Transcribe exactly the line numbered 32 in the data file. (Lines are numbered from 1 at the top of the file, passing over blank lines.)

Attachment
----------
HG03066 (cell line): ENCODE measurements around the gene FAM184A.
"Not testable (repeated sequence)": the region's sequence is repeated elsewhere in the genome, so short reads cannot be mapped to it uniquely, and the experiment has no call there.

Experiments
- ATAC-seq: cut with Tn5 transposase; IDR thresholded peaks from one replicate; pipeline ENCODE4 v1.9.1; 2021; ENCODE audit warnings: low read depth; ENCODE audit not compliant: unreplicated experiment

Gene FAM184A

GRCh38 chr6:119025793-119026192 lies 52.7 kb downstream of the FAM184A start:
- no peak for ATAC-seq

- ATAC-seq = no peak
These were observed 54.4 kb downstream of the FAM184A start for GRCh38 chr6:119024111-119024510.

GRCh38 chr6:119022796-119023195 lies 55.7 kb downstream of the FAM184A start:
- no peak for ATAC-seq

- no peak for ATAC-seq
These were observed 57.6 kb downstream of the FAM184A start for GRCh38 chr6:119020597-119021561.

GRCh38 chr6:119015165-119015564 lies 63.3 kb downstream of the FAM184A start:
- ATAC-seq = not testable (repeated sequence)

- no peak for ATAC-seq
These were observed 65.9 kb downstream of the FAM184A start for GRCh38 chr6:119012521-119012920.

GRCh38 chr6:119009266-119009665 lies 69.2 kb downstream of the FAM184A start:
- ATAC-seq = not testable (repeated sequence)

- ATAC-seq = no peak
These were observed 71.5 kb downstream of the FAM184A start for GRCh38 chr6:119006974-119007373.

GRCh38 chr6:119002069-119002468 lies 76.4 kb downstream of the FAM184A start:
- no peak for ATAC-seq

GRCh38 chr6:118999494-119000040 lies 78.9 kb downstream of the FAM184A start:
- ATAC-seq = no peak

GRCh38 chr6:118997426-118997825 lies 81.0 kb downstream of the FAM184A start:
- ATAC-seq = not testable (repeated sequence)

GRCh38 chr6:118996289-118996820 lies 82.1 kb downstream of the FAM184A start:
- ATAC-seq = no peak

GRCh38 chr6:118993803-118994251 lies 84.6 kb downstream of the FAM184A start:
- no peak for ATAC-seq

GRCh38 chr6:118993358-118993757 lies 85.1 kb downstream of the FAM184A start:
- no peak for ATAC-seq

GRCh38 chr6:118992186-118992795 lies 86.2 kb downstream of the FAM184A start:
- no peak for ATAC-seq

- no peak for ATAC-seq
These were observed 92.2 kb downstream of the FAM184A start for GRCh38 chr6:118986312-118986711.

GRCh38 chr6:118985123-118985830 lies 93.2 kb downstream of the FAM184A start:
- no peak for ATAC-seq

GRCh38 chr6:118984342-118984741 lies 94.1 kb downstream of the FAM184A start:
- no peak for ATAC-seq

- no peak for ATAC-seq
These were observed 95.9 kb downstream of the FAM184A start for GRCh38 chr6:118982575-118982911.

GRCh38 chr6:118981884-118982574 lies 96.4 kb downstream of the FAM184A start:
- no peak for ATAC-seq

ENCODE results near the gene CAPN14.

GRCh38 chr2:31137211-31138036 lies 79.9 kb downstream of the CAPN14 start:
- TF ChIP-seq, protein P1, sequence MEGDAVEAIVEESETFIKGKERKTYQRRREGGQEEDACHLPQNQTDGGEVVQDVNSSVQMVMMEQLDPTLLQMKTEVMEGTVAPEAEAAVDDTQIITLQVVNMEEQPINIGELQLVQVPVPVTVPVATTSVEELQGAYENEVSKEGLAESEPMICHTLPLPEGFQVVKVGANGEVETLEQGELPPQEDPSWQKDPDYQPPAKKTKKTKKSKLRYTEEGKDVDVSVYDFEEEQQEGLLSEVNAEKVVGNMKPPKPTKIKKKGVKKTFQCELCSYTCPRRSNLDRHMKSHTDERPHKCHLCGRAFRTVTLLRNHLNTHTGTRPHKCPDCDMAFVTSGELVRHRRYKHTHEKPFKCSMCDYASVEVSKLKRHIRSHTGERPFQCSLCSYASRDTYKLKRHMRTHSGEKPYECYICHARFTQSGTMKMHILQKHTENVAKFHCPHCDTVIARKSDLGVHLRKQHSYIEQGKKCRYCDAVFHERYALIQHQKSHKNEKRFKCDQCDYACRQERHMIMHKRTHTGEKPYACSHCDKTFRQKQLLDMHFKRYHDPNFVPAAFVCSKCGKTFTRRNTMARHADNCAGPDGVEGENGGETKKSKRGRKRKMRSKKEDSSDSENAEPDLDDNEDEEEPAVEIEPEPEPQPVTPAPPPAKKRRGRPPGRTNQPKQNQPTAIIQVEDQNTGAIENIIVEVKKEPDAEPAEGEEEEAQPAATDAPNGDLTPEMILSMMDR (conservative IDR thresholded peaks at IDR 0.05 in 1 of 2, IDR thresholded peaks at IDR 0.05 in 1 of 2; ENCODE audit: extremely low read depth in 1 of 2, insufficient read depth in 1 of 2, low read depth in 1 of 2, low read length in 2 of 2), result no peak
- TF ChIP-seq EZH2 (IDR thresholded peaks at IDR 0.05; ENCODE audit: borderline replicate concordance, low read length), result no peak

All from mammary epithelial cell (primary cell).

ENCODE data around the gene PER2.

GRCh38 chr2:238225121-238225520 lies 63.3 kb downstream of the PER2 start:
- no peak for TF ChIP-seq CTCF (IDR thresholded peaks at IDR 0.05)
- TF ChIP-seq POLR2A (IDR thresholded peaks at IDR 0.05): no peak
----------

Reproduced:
GRCh38 chr6:118993358-118993757 lies 85.1 kb downstream of the FAM184A start: